September gallery highlights: From Antarctic ice to apocalyptic flames

New shows explore interactions with surroundings in very different ways.

Icescapes, landscapes, bodyscapes, doomscapes. Fine new shows in Seattle art galleries offer a theme-and-variations look at how we inhabit and interact with our surroundings.

“Zaria Forman: Antarctica”

“Nice photographs,” you might think when first looking at Zaria Forman’s epic-scale images of Antarctica. Only they aren’t photographs — they’re soft-pastel drawings on paper that capture the shimmers, shadows and glacier-borne grit of ice in action in astonishing ways.

Forman drew them after a four-week residency aboard the National Geographic Explorer as the ship explored the coastline of Antarctica. The variety of effects she achieves with a medium that’s mostly associated with gauzy impressionism is startling.

Most Read Stories

Unlimited Digital Access. $1 for 4 weeks.

“Errera Channel, Antarctica No. 4” captures the wet reflective sheen of melting surface ice under a moody sun. “Whale Bay, Antarctica No. 4” is a tumult of icy cliffs and crags, ranging in brightness from blinding white to storm-cloud gray.

“Cierva Cove, Antarctica No. 1” depicts a chaotic ice field seen in near whiteout conditions, while “Risting Glacier, South Georgia No. 1” presents a whole horizon-filling pageant of disintegrating ice turrets, glowing white and blue, cracked and scarred with fissures and veins of sediment.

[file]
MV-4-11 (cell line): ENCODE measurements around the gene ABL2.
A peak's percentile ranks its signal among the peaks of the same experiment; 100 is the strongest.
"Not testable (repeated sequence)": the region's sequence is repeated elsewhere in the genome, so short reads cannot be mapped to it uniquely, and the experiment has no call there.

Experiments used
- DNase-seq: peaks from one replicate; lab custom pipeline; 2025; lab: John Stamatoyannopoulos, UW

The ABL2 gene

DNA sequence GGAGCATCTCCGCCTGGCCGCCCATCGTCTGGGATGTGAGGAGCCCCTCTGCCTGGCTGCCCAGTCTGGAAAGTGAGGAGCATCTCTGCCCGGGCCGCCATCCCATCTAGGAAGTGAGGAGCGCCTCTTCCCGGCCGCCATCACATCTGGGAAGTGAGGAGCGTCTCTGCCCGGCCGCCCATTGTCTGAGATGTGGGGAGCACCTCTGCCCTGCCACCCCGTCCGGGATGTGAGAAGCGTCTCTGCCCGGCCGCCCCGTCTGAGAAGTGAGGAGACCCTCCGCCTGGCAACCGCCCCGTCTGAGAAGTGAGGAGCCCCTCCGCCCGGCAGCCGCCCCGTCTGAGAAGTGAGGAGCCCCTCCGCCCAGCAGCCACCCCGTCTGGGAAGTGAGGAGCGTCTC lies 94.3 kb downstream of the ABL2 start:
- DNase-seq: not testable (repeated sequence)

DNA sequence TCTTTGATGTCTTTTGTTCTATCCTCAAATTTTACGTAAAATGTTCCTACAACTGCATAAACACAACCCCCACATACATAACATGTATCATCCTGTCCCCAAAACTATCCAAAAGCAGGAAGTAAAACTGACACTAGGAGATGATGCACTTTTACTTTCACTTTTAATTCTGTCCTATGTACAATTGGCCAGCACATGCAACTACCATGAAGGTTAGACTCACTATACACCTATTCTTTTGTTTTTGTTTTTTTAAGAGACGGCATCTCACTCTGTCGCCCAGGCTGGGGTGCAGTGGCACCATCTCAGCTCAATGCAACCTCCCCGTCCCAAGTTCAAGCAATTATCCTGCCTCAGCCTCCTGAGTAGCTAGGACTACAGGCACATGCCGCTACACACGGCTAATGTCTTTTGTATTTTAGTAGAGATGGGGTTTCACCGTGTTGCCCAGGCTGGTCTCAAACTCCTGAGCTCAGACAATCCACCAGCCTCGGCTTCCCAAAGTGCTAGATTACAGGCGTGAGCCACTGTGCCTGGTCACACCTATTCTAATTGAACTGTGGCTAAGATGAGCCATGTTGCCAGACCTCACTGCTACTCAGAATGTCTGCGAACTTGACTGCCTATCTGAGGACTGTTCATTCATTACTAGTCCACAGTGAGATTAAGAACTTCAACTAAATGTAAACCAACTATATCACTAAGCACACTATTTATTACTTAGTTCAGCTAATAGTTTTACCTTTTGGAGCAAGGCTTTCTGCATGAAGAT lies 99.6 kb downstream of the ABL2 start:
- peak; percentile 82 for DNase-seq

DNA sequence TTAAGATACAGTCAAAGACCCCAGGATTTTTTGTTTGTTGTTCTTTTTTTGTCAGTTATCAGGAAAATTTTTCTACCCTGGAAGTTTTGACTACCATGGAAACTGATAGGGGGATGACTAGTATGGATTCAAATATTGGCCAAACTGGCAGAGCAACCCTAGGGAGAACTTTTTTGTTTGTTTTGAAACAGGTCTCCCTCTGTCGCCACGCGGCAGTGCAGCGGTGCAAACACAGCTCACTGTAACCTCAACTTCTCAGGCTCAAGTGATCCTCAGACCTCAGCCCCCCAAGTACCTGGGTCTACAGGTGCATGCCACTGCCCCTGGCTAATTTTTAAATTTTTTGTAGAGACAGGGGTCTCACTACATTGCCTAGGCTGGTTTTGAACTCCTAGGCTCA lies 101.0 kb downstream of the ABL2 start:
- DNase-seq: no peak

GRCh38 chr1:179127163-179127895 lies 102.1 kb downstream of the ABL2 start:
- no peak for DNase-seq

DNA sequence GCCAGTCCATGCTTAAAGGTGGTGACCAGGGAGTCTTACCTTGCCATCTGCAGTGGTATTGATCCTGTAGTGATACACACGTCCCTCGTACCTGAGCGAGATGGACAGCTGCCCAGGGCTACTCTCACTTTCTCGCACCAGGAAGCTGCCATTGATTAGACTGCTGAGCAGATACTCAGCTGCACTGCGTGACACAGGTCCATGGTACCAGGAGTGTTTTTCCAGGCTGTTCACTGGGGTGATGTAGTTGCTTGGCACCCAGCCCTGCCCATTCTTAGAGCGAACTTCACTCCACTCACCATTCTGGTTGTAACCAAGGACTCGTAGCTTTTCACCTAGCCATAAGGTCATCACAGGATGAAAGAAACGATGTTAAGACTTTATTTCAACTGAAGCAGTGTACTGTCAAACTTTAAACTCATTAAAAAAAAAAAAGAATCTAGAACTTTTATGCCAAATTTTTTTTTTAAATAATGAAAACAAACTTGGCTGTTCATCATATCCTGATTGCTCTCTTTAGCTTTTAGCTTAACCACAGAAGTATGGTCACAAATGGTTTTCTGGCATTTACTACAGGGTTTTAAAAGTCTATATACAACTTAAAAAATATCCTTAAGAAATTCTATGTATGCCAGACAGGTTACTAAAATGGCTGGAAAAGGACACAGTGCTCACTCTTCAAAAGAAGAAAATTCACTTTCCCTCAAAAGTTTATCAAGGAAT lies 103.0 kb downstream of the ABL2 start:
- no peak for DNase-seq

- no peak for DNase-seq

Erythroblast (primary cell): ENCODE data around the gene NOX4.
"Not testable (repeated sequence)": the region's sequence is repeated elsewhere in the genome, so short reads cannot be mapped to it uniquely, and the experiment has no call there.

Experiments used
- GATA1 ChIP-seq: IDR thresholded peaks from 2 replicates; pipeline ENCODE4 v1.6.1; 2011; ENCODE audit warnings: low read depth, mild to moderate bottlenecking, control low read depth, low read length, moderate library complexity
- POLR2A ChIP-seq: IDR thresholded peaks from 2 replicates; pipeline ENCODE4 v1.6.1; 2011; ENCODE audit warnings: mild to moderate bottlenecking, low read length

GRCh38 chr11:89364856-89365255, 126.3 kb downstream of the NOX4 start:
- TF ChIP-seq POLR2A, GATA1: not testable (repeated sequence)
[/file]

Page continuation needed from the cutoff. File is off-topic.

“B-15Y Iceberg, Antarctica No. 2” emphasizes the architectural aspect of two towering flat-topped floating ice structures. The boldest composition is “Cierva Cove, Antarctica No. 2,” with its oddly vertiginous close-up of a mountainous ice formation, its liquid character caught in dazzling frozen form.

The show is accompanied by an 8-minute video in which the camera circles an open-arched iceberg in Whale Bay. It’s beautiful, but also makes clear the extraordinary depths and subtleties of the drawings’ pastel work.

10 a.m. to 5 p.m. Mondays-Saturdays through Nov. 4, Winston Wächter Fine Art, 203 Dexter Ave. N., Seattle (206-652-5855 or www.winstonwachter.com).

“Ed Kamuda: Cabin and a Dream”

In Bellingham artist Ed Kamuda’s small oil-with-wax-varnish paintings on board, there’s a fanciful shorthand at work that calls to mind the work of Arthur Dove and Paul Klee. There’s also a metaphorical vein to them that goes beyond straightforward depiction.

“Adrift” depicts an unwieldy composite…

Read the full article from the Source…

Leave a Reply

Your email address will not be published. Required fields are marked *